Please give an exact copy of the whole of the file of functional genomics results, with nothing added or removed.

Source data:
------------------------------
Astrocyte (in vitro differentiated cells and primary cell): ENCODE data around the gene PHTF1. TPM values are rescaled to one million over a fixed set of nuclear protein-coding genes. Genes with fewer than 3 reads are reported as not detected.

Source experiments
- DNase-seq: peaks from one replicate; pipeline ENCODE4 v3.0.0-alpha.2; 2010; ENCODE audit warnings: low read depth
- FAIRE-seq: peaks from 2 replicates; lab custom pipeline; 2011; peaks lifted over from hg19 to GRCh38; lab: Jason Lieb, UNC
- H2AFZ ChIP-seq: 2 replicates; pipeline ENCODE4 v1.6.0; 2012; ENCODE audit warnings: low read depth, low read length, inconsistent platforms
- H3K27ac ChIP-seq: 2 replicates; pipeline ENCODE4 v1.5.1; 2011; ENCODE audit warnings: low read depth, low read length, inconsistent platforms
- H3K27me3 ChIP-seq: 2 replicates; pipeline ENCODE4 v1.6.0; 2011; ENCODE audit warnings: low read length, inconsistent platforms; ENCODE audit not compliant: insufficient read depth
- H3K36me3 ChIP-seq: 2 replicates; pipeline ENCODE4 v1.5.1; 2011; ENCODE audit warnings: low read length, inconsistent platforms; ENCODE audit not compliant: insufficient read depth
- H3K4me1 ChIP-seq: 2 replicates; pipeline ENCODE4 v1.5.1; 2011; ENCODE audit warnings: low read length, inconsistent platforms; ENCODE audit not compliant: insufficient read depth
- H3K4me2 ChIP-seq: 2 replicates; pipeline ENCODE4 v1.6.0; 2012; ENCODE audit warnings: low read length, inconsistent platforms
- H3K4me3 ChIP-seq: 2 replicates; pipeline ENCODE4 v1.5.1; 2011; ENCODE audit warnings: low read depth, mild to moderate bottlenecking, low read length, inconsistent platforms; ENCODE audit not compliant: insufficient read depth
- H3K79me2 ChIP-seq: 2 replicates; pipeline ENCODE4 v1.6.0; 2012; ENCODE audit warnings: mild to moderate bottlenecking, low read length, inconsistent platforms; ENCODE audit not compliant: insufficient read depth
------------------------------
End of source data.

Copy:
Astrocyte (in vitro differentiated cells and primary cell): ENCODE data around the gene PHTF1. TPM values are rescaled to one million over a fixed set of nuclear protein-coding genes. Genes with fewer than 3 reads are reported as not detected.

Source experiments
- DNase-seq: peaks from one replicate; pipeline ENCODE4 v3.0.0-alpha.2; 2010; ENCODE audit warnings: low read depth
- FAIRE-seq: peaks from 2 replicates; lab custom pipeline; 2011; peaks lifted over from hg19 to GRCh38; lab: Jason Lieb, UNC
- H2AFZ ChIP-seq: 2 replicates; pipeline ENCODE4 v1.6.0; 2012; ENCODE audit warnings: low read depth, low read length, inconsistent platforms
- H3K27ac ChIP-seq: 2 replicates; pipeline ENCODE4 v1.5.1; 2011; ENCODE audit warnings: low read depth, low read length, inconsistent platforms
- H3K27me3 ChIP-seq: 2 replicates; pipeline ENCODE4 v1.6.0; 2011; ENCODE audit warnings: low read length, inconsistent platforms; ENCODE audit not compliant: insufficient read depth
- H3K36me3 ChIP-seq: 2 replicates; pipeline ENCODE4 v1.5.1; 2011; ENCODE audit warnings: low read length, inconsistent platforms; ENCODE audit not compliant: insufficient read depth
- H3K4me1 ChIP-seq: 2 replicates; pipeline ENCODE4 v1.5.1; 2011; ENCODE audit warnings: low read length, inconsistent platforms; ENCODE audit not compliant: insufficient read depth
- H3K4me2 ChIP-seq: 2 replicates; pipeline ENCODE4 v1.6.0; 2012; ENCODE audit warnings: low read length, inconsistent platforms
- H3K4me3 ChIP-seq: 2 replicates; pipeline ENCODE4 v1.5.1; 2011; ENCODE audit warnings: low read depth, mild to moderate bottlenecking, low read length, inconsistent platforms; ENCODE audit not compliant: insufficient read depth
- H3K79me2 ChIP-seq: 2 replicates; pipeline ENCODE4 v1.6.0; 2012; ENCODE audit warnings: mild to moderate bottlenecking, low read length, inconsistent platforms; ENCODE audit not compliant: insufficient read depth